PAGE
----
|Publication number||US4598285 A|
|Application number||US 06/498,792|
|Publication date||Jul 1, 1986|
|Filing date||May 27, 1983|
|Priority date||May 27, 1983|
|Also published as||DE3465560D1, EP0146566A1, EP0146566B1, WO1984004862A1|
|Publication number||06498792, 498792, US 4598285 A, US 4598285A, US-A-4598285, US4598285 A, US4598285A|
|Original Assignee||At&T Bell Laboratories|
|Export Citation||BiBTeX, EndNote, RefMan|
|Patent Citations (6), Non-Patent Citations (6), Referenced by (36), Classifications (7), Legal Events (5)|
|External Links: USPTO, USPTO Assignment, Espacenet|
The invention relates to communication networks in general and to the way collisions of transmissions are responded to by contention protocol networks in particular.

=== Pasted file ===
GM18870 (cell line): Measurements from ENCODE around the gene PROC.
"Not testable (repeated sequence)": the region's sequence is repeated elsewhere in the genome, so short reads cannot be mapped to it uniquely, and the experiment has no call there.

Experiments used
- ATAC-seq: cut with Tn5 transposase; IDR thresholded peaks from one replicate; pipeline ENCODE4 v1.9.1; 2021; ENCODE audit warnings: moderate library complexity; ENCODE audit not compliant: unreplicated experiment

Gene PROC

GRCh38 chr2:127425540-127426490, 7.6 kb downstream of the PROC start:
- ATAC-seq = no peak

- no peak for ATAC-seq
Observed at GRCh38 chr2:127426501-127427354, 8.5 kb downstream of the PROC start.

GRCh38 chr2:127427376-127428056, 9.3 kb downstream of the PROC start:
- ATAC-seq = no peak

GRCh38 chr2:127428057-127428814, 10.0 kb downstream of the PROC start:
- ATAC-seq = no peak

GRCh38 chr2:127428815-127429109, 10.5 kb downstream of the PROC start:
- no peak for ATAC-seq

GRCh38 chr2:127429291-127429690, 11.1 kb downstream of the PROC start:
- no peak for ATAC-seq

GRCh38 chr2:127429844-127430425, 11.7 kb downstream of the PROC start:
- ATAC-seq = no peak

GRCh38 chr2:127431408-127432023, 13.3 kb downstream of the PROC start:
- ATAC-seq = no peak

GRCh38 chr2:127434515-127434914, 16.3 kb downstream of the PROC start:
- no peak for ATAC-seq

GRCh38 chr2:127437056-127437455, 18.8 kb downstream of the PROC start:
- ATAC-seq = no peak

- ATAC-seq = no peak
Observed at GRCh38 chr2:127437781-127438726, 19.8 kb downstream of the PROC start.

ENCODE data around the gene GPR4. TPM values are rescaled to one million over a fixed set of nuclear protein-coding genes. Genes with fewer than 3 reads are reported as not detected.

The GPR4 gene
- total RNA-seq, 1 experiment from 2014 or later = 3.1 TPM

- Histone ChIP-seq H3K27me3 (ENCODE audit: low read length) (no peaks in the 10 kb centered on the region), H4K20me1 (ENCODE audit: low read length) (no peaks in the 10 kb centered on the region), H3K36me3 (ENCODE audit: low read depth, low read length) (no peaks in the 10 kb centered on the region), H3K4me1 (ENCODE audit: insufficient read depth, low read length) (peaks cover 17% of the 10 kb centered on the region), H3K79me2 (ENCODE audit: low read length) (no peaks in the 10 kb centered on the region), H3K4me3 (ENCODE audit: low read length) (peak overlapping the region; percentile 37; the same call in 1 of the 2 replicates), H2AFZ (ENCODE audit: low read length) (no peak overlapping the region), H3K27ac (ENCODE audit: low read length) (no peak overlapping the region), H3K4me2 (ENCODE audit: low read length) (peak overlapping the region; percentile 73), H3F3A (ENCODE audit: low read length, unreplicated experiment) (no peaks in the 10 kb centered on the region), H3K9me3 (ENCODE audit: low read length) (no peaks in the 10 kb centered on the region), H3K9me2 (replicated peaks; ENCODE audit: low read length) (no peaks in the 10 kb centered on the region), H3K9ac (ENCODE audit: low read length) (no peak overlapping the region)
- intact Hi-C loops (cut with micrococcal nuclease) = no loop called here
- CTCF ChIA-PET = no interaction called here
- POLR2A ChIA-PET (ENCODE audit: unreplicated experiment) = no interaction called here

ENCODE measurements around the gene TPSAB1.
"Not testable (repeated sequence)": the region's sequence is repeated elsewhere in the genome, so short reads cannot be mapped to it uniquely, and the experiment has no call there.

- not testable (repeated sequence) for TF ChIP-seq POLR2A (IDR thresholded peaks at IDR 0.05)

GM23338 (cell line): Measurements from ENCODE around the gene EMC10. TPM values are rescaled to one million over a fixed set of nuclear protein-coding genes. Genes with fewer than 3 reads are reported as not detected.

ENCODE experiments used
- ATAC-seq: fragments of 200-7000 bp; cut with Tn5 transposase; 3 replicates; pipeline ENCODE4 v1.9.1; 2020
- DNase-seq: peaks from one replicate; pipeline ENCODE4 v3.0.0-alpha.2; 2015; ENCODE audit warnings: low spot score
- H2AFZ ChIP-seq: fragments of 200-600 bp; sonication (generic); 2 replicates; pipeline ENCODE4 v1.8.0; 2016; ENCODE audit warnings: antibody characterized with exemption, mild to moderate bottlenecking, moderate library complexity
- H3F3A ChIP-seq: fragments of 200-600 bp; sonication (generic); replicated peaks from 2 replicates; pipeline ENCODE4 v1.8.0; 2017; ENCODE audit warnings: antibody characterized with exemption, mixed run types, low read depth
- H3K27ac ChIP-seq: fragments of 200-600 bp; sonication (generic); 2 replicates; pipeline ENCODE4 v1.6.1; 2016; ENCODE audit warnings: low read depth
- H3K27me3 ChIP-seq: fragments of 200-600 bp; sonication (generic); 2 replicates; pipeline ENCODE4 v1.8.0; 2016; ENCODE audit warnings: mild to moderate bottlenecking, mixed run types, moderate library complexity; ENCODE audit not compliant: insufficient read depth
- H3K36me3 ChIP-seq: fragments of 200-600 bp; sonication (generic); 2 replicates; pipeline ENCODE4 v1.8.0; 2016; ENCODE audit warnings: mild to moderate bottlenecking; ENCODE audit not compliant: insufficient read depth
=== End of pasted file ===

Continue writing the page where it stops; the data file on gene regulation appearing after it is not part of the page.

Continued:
A communication network includes a communication medium, such as a transmission cable, and a plurality of stations connected to the medium for communication. Each station comprises a communicating device, for example a processor, a mass storage devices, or an input and output terminal, and circuitry for interfacing the device to the medium. Communications on the medium follow a prescribed communication protocol. A protocol is a set of rules describing the circumstances under which a station may communicate on the medium, the format of the communications, the proper response to various eventualities that may occur during communications, and other matters that must be consistent from station to station in order for the various stations to be able to communicate with each other across the medium.